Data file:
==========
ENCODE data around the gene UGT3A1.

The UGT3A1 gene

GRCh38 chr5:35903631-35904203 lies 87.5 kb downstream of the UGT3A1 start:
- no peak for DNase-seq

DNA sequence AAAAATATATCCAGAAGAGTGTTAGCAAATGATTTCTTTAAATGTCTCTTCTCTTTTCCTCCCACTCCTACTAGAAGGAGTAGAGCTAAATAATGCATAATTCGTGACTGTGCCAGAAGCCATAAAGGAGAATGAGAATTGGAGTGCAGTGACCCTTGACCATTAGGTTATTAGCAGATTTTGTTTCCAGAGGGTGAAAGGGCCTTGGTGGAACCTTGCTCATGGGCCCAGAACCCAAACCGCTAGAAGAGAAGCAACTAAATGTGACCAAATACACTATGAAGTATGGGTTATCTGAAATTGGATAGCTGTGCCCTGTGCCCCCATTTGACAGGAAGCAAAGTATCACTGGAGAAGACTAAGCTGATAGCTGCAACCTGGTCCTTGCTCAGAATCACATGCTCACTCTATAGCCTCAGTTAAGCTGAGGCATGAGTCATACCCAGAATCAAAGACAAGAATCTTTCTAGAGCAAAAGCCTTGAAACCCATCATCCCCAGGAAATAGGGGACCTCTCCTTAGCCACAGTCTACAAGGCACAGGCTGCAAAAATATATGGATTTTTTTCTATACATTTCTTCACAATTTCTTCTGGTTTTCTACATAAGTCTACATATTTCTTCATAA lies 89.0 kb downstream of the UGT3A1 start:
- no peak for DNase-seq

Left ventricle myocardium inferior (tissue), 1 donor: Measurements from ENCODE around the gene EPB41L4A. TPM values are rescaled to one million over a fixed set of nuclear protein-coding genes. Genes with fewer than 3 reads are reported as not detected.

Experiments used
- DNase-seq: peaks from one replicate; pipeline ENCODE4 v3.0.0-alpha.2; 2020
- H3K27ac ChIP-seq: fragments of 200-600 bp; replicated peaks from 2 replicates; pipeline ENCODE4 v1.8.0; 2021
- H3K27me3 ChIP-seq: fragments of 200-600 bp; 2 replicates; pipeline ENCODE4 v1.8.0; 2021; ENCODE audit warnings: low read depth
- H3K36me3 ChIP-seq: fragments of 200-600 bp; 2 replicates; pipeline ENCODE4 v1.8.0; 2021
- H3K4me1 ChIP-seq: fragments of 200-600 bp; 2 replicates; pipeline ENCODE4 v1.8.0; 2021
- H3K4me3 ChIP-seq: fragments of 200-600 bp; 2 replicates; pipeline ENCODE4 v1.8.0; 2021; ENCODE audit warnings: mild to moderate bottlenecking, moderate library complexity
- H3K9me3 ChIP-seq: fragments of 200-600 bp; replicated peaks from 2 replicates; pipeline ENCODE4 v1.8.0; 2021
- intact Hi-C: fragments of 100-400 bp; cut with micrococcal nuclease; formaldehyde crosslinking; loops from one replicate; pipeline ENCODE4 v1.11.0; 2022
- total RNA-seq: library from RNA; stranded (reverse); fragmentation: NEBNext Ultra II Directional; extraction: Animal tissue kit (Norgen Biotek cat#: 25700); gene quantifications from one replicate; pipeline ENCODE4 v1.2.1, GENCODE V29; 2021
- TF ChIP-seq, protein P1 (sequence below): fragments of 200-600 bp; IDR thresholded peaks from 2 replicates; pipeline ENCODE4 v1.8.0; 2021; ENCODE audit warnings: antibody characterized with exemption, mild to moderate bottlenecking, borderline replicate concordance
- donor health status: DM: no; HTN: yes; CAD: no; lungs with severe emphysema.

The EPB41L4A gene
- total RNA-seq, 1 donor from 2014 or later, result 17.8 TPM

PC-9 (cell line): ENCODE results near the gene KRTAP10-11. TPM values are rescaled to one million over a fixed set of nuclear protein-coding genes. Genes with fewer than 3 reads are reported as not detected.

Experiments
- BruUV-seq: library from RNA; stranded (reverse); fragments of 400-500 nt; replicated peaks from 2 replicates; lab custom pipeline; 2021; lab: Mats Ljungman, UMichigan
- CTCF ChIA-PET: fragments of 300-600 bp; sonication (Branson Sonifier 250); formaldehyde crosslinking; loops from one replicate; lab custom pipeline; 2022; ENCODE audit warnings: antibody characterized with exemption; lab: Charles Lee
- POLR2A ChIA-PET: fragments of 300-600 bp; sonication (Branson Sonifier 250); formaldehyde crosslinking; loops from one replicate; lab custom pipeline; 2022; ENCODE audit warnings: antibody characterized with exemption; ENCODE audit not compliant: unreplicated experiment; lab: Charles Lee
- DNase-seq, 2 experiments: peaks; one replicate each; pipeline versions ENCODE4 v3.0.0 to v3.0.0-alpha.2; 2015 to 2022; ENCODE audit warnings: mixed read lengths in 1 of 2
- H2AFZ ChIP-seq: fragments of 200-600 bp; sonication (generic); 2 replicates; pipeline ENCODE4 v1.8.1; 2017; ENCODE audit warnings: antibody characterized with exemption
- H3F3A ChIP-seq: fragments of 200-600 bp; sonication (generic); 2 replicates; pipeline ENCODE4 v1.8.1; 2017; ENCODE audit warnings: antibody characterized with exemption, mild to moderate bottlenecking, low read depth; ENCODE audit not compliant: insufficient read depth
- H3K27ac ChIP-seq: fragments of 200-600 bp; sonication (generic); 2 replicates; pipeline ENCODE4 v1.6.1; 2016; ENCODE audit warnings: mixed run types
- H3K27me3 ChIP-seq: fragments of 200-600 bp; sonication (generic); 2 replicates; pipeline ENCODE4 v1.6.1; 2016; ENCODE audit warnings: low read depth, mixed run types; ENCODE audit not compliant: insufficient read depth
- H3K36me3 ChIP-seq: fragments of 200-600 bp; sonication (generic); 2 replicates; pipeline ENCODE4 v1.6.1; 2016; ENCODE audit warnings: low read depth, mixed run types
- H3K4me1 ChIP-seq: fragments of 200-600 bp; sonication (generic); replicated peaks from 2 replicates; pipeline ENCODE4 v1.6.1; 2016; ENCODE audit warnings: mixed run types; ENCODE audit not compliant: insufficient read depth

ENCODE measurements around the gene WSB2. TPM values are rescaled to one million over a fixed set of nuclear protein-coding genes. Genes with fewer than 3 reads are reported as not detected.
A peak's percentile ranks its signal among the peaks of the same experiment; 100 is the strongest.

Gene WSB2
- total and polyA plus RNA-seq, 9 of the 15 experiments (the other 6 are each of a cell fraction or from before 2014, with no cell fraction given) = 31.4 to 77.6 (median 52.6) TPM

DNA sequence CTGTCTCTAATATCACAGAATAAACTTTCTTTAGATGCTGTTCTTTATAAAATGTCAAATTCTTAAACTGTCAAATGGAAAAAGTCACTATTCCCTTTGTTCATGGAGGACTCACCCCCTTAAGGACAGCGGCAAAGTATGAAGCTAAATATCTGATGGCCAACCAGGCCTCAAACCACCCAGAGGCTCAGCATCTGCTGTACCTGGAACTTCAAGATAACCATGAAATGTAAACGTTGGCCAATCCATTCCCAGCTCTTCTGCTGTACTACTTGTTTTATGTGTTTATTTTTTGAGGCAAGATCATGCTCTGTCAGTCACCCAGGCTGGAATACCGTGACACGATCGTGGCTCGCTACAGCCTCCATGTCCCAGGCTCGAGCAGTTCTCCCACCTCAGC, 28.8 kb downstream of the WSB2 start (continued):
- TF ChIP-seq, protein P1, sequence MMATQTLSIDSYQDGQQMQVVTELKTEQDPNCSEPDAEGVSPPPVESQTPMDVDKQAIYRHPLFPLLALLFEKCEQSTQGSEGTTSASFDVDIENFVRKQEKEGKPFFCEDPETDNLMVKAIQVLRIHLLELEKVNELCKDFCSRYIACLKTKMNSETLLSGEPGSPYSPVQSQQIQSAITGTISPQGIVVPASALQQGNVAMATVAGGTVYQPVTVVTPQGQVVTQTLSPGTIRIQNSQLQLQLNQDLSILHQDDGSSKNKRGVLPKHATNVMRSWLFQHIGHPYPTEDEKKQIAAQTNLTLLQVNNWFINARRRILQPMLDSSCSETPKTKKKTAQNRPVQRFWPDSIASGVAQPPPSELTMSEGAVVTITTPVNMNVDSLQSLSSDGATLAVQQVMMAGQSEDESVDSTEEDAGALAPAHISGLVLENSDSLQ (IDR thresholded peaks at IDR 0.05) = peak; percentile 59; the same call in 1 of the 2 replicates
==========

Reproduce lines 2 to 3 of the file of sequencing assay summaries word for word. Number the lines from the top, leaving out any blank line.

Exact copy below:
The UGT3A1 gene

GRCh38 chr5:35903631-35904203 lies 87.5 kb downstream of the UGT3A1 start: